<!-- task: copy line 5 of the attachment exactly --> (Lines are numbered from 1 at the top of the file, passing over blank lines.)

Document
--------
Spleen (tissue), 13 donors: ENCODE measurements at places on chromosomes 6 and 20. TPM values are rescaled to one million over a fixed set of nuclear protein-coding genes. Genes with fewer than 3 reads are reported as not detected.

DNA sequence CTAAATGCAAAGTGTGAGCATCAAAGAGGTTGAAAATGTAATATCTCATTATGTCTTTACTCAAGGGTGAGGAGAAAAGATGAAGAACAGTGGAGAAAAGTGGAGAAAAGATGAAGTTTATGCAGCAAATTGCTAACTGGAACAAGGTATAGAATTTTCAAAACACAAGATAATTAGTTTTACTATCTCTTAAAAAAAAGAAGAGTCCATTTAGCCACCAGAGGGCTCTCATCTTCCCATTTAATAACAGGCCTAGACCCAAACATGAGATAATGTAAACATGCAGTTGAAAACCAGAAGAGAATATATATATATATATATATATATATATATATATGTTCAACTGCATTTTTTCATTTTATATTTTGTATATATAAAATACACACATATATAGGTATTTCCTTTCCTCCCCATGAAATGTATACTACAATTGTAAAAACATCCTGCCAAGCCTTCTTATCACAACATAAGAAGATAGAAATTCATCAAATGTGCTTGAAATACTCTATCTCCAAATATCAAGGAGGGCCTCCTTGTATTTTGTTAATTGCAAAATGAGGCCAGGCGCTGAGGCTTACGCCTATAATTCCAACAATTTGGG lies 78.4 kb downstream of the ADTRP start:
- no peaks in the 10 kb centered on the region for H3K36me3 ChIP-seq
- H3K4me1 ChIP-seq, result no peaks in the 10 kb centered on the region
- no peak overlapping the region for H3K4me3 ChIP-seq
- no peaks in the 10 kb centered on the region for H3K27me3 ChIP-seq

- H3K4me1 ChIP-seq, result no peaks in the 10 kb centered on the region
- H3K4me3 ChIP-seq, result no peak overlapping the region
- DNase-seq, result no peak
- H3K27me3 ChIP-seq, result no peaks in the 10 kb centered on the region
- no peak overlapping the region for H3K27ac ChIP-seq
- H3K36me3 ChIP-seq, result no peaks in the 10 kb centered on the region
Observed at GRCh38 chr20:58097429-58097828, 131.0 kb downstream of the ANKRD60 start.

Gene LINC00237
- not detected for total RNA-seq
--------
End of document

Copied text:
- no peak overlapping the region for H3K4me3 ChIP-seq